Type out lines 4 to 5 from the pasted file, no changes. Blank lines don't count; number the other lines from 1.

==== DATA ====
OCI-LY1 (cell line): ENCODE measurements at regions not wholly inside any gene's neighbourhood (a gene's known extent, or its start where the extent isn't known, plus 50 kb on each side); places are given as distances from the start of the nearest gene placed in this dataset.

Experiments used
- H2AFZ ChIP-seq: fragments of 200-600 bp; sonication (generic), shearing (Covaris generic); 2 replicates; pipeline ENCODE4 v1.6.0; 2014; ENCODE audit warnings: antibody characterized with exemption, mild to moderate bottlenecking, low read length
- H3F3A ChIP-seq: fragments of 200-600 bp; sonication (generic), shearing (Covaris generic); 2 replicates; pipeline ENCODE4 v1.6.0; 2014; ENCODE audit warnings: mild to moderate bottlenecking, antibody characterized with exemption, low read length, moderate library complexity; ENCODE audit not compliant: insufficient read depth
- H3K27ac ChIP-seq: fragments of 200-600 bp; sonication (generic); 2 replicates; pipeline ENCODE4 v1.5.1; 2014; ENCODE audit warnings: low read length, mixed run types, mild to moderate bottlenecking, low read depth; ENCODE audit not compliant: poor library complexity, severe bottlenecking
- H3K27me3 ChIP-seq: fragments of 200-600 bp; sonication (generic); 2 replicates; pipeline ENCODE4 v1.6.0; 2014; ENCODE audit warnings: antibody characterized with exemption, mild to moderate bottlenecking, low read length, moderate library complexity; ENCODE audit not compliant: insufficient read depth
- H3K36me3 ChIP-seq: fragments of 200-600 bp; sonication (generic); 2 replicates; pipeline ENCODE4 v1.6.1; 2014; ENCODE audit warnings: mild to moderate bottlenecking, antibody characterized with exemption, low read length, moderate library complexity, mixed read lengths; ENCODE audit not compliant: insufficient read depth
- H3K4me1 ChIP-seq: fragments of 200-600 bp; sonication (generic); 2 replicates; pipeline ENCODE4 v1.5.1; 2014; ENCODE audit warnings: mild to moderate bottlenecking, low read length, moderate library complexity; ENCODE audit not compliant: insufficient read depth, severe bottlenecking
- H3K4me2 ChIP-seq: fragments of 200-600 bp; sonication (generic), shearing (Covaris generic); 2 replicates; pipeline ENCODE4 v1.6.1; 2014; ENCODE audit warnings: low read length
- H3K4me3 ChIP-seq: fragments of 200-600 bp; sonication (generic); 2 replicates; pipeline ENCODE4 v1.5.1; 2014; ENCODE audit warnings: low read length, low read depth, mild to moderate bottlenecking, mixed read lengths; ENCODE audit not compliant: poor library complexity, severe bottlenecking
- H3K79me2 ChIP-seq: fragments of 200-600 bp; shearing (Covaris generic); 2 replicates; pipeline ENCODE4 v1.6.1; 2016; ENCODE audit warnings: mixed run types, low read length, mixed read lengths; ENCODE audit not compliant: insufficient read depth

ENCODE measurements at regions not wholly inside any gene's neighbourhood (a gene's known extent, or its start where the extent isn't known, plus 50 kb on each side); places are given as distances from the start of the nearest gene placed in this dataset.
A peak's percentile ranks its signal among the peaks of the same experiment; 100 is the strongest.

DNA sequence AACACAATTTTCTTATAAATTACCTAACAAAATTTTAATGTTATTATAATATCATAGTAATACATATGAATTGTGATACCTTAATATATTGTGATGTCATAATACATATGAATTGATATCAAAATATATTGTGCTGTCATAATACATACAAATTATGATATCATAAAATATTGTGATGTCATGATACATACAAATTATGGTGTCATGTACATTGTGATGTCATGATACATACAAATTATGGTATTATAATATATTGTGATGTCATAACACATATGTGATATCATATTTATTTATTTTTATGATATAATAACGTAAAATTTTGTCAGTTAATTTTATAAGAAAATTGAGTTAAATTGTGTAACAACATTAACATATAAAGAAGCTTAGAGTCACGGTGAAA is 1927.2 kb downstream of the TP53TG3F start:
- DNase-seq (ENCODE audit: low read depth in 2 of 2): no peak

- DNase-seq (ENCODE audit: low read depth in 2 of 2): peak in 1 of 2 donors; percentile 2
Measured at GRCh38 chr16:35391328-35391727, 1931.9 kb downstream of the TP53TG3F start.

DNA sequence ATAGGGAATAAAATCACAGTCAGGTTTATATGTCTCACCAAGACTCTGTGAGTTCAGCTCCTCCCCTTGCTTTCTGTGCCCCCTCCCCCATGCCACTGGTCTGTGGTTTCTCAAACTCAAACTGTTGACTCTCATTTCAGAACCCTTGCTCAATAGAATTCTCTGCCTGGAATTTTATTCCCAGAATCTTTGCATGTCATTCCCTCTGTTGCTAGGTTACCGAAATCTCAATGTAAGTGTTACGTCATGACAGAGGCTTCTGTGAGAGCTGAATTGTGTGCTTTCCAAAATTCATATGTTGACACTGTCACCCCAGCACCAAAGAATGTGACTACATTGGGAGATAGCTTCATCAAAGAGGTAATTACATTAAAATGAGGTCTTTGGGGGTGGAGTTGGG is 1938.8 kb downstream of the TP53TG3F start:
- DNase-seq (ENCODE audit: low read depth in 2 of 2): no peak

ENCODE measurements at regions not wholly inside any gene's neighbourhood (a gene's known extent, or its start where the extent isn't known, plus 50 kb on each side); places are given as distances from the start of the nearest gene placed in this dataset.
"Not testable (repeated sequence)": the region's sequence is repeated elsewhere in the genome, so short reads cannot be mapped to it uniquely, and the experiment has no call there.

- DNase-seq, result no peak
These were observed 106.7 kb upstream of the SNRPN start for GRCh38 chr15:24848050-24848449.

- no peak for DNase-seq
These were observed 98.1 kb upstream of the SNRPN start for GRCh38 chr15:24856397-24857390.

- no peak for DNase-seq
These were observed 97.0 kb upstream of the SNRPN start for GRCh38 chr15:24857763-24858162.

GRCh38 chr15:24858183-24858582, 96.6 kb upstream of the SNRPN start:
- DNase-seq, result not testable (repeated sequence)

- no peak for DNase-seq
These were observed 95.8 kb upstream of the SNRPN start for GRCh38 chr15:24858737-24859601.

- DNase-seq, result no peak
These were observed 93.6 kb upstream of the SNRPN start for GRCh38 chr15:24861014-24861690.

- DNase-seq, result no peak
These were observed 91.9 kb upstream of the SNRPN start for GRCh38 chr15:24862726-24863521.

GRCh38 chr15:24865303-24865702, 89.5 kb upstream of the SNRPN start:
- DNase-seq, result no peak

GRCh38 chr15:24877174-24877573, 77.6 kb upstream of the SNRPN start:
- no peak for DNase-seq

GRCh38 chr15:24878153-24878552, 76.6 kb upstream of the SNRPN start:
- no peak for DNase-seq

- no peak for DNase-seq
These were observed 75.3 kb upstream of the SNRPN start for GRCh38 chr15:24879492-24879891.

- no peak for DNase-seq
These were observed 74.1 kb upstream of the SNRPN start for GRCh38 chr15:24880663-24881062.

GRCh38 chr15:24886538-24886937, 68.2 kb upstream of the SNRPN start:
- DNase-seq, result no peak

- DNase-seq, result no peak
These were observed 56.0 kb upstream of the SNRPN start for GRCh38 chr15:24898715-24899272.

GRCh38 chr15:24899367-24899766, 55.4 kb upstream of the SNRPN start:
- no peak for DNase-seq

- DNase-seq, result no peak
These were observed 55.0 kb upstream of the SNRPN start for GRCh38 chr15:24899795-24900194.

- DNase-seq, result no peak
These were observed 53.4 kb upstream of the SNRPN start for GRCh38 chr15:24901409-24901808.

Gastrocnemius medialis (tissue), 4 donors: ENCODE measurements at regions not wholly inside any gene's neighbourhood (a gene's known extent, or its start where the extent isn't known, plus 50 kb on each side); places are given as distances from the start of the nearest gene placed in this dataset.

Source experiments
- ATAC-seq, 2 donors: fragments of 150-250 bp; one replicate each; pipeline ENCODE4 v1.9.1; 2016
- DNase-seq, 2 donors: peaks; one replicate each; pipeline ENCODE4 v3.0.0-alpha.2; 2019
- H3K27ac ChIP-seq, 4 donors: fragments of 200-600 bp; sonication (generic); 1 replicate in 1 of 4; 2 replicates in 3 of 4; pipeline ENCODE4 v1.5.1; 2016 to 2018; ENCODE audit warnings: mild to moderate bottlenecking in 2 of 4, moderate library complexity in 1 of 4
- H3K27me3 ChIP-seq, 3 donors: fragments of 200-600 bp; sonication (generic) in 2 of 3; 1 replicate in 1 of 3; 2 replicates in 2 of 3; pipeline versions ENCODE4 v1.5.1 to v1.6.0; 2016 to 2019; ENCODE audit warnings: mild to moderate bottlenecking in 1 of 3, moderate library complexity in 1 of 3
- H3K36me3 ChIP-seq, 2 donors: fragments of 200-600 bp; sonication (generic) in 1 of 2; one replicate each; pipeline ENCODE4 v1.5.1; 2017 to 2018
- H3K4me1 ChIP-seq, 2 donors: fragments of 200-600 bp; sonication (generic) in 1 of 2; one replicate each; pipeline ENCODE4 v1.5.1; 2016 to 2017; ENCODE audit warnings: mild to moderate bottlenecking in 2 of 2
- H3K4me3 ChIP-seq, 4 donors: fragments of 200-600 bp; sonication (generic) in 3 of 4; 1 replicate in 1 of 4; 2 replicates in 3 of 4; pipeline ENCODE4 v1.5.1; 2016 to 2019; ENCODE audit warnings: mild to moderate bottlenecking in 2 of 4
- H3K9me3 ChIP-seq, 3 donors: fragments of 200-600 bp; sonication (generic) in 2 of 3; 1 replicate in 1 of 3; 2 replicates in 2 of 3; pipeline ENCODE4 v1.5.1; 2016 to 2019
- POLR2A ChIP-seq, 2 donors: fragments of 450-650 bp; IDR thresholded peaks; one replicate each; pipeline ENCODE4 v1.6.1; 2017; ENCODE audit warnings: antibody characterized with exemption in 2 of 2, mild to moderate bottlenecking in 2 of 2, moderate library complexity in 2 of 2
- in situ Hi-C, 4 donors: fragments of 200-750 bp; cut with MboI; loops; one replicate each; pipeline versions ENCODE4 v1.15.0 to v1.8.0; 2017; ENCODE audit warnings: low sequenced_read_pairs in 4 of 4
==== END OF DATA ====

- H3F3A ChIP-seq: fragments of 200-600 bp; sonication (generic), shearing (Covaris generic); 2 replicates; pipeline ENCODE4 v1.6.0; 2014; ENCODE audit warnings: mild to moderate bottlenecking, antibody characterized with exemption, low read length, moderate library complexity; ENCODE audit not compliant: insufficient read depth
- H3K27ac ChIP-seq: fragments of 200-600 bp; sonication (generic); 2 replicates; pipeline ENCODE4 v1.5.1; 2014; ENCODE audit warnings: low read length, mixed run types, mild to moderate bottlenecking, low read depth; ENCODE audit not compliant: poor library complexity, severe bottlenecking